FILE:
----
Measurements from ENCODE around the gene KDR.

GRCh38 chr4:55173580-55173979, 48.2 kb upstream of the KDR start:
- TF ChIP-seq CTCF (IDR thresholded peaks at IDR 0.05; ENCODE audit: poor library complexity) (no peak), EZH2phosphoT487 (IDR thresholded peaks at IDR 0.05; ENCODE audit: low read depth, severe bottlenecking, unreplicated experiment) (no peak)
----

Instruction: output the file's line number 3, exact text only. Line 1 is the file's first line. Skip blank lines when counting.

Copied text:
- TF ChIP-seq CTCF (IDR thresholded peaks at IDR 0.05; ENCODE audit: poor library complexity) (no peak), EZH2phosphoT487 (IDR thresholded peaks at IDR 0.05; ENCODE audit: low read depth, severe bottlenecking, unreplicated experiment) (no peak)